New insights on water- and nitrogen uptake in deep roots
As part of her Ph.D.-studies at Dept. of Plant and Environmental Sciences at University of Copenhagen, Guanying Chen has studied deep root and water- and nitrogen uptake during the course of the Deep Root project. She has carried out studies in the root towers facilities, focusing on the crops chicory and winter rapeseed. This led to some interesting and quite surprising findings.
Chicory can use water and nitrogen down to 3,5 meters soil depth. This was one of the main findings in Guanying Chen’s studies which she have just finished as part of the Deep Frontier project. The potential for uptake of water and nitrogen are different, though: The study showed that the deep roots took up nitrogen more rapidly than water. This difference was quite surprising, because nitrogen- and water uptake normally are considered to follow each other closely, but this was not the case in this study:
Compared with nitrogen, root water uptake have a tendency to decrease with increased depth and less roots. Only a part of the available water was taken from deep layers. On the other hand, roots were able to take up nearly all nitrogen available in the deep soil layers.
There can be several reasons for the observed difference in water and nitrogen absorption rates. Firstly, due to several reasons, water uptake was higher in the upper soil layers than in the lower ones, and along a single root, the radial flux was higher in the proximal segments. These radial and axial resistances, may inhibit root water uptake from subsoil but no evidence have been shown for similar inhibition of nitrate uptake. Secondly, the water supply from the topsoil may have been sufficient to supply most of the water demand by the plants with repeated irrigation to the topsoil, while the nitrogen demand by the plants exceeded the topsoil supply, leading them to deplete all available soil layers.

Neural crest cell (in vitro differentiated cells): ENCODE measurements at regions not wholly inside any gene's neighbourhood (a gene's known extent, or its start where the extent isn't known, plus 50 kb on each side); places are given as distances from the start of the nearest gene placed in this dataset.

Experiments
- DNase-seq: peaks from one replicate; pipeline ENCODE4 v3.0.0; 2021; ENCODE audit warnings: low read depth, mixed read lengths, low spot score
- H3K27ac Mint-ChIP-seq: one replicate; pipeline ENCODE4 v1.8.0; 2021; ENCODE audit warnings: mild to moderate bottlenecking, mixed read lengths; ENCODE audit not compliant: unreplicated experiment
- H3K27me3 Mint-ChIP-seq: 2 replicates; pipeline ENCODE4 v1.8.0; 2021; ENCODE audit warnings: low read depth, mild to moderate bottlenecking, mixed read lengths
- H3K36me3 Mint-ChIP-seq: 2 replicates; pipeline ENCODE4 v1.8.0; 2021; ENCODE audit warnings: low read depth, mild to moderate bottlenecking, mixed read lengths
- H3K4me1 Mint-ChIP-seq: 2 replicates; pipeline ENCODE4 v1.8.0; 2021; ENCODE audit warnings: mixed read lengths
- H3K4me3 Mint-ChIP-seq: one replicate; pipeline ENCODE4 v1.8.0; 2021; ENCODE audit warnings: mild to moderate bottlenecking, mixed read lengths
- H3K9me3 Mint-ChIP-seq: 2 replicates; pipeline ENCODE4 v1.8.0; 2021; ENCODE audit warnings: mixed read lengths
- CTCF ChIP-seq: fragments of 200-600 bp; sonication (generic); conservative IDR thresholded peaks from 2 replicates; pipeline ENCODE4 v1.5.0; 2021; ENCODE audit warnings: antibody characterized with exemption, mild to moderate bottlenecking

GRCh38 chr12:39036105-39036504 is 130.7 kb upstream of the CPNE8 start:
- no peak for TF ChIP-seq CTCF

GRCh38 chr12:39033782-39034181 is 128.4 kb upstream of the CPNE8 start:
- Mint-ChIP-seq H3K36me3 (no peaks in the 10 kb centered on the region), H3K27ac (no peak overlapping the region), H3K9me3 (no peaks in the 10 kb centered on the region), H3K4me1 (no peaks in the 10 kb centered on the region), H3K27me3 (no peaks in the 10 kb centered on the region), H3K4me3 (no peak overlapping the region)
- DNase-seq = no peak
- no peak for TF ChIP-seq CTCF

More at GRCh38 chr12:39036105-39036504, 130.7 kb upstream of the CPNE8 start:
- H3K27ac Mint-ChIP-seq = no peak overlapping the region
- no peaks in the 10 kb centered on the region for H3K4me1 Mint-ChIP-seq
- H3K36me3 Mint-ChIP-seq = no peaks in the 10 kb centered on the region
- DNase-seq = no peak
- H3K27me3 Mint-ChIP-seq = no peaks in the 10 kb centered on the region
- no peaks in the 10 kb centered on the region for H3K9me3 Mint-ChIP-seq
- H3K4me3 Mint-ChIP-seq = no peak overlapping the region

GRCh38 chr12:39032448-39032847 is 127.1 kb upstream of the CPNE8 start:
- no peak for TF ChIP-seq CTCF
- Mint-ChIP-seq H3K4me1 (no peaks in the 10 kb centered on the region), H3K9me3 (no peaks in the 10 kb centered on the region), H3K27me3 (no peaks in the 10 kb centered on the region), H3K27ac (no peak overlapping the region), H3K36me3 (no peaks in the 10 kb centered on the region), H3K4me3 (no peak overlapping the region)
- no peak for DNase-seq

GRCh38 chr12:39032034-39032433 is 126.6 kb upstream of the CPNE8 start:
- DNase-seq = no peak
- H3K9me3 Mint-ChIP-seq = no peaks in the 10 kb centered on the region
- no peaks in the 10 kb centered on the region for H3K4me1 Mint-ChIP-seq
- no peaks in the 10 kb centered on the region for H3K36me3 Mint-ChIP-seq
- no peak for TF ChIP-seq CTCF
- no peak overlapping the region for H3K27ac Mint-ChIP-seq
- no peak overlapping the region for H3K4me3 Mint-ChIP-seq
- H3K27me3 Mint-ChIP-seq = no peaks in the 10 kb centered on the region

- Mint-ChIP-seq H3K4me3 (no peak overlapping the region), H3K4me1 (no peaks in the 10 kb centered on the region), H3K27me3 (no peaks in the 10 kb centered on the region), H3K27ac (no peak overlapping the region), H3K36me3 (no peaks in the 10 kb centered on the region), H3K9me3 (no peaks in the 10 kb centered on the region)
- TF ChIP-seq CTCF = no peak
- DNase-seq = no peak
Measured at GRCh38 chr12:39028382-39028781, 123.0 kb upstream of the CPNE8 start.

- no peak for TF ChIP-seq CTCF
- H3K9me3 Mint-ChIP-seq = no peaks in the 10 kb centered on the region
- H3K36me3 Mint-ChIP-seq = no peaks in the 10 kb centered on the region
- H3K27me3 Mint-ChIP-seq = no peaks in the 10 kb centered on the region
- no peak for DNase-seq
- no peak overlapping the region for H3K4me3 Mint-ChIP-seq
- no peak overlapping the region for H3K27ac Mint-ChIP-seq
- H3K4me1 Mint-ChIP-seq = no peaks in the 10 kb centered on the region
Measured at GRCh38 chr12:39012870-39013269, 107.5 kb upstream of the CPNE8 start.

New knowledge - improved models
The new insights can be used to more accurately predict nutrition uptake in deeper soil layers through modelling.
Guanying Chen explains: “We hope our findings can help modellers to better simulate the uptake. The models we have now are not perfect and need to be developed, e.g. we found water and nitrogen uptake below two meters, and almost no models can simulate that, so we hope our findings can help to more precisely calibrate the models.”
Previously, other studies have shown that more than 30 percent of water uptake in crops happens below 1 meters’ depth.
To follow up, Guanying Chen made further studies in which the fertilization level and the water level were changed to see how deep roots were performing under water stress and with different nitrogen applications. These studies were made using winter rapeseed, a crop that has been widely cultivated all over the world. With roots growing more than 2 meter depth, winter rapeseed can efficiently take water and nitrogen from deep soil layers, thus reduce the risk of nitrogen leaching. Compared with high nitrogen application rate, applying less nitrogen was able to enhance deep (> 1.5 m) nitrogen uptake efficiency; while more nitrogen application enhanced deep water uptake as plants grew bigger and required more water. Under drought stress, the total water uptake decreased and more water was taken by deep roots; deep nitrogen uptake was not significantly affected by water status. In conclusion, deep roots play an important role on water and nitrogen uptake when plants were exposed to water and N deficiency. These findings have refreshed the knowledge of deep roots, although they present a small proportion in soil, deep roots contribute a lot to resources uptake, especially under stresses.